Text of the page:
Thursday, August 2, 2007

Stone carving

I have been forced through lack of timber to leave my warmish studio and head out to the cold and wet stone yard (or is that graveyard!) where various unfinished works lie waiting for inspiration or summer whichever comes first. The stone is an andersite, named because it was first discovered in the Andes, and the quarry is only an hour away so is reasonably local. It is very hard so diamond tools make life easier, a lovely blue-green colour and polishes well up to 3000 grit but it's downfall is that it is blasted in the quarry so tends to have fractures just where you don't want them.

I hope to have some Coromandel granite for our next symposium in November. This is found north of Colville on the Peninsula near Fantail Bay and has been quarried and used for some of our Parliament buildings. Softer than marble and very consistent it has a lovely fleck and can be picked up as boulders in farmers fields.

I'm working on a shipwrecked boat in two pieces, the lower piece supporting the boat and having a reservoir so I can pump water up through the boat to cascade over the side and back down to go up again. In theory it sounds good but I'm having trouble making it look natural as if the boat has been cast upon the rocks and abandoned. I want to craft an oar out of a piece of recycled kauri to make it look more authentic and maybe and old frayed rope from a bollard on the front.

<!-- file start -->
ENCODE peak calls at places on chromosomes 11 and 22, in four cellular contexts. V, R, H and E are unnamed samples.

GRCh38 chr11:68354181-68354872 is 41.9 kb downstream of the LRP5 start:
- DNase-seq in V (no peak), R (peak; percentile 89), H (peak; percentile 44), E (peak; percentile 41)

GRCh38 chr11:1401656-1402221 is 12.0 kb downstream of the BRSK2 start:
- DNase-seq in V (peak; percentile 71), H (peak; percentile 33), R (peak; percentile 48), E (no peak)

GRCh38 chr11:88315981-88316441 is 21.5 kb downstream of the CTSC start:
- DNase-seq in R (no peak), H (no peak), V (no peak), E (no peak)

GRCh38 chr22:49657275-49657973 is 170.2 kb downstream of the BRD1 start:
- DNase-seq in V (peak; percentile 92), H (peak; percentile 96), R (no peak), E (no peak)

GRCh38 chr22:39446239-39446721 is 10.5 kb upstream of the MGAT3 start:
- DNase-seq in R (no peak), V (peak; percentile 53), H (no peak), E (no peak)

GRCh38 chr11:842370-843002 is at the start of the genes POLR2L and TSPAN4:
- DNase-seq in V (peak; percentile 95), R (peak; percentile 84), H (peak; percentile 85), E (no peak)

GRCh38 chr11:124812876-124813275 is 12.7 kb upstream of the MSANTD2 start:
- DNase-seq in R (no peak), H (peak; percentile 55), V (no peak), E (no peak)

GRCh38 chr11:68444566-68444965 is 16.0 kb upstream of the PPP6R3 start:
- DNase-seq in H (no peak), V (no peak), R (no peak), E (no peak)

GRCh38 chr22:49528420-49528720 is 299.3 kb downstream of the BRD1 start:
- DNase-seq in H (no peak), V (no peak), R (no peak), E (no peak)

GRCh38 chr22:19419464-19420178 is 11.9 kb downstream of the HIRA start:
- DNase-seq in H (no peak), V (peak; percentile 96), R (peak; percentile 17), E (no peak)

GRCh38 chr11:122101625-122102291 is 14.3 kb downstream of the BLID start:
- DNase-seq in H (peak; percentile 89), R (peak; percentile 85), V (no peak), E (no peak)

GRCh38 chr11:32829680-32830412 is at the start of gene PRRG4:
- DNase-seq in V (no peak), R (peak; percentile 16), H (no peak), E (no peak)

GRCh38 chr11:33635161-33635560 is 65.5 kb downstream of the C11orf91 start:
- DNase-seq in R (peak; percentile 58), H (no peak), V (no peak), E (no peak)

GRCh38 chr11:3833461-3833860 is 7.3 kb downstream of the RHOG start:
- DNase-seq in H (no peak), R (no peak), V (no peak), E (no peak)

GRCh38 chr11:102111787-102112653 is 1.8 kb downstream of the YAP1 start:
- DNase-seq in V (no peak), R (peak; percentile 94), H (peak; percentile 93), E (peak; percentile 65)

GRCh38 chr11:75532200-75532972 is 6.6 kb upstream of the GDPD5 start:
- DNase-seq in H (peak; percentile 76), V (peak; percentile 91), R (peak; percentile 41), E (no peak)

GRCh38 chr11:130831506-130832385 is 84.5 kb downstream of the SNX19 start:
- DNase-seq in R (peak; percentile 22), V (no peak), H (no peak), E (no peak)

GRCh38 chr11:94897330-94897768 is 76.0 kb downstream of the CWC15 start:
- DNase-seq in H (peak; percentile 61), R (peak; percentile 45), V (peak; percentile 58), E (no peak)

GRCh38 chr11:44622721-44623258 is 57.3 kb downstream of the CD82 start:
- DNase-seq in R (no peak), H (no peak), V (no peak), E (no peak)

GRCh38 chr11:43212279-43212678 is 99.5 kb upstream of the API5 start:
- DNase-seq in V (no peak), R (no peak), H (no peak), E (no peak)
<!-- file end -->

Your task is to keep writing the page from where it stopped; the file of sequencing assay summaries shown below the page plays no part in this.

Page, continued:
Cutting stone with power tools at this time of year can be a bitch, by the time you assemble all the tools, supply the power, put on the overalls, the face mask, the ear muffs, turn the stone over and imagine what you are going to do, it's time for a cup of coffee!! Don't tell me I don't need my coffee! After watching a DVD of Australian artist Brett Whitely my addiction pales into insignificance.

1 comment:

Ed Maskevich said...

I know some of these feelings. At times I have to go from my somewhat warm studio (in the winter) to my unheated garage/workshop. Coffee, to some of us it is mother's milk.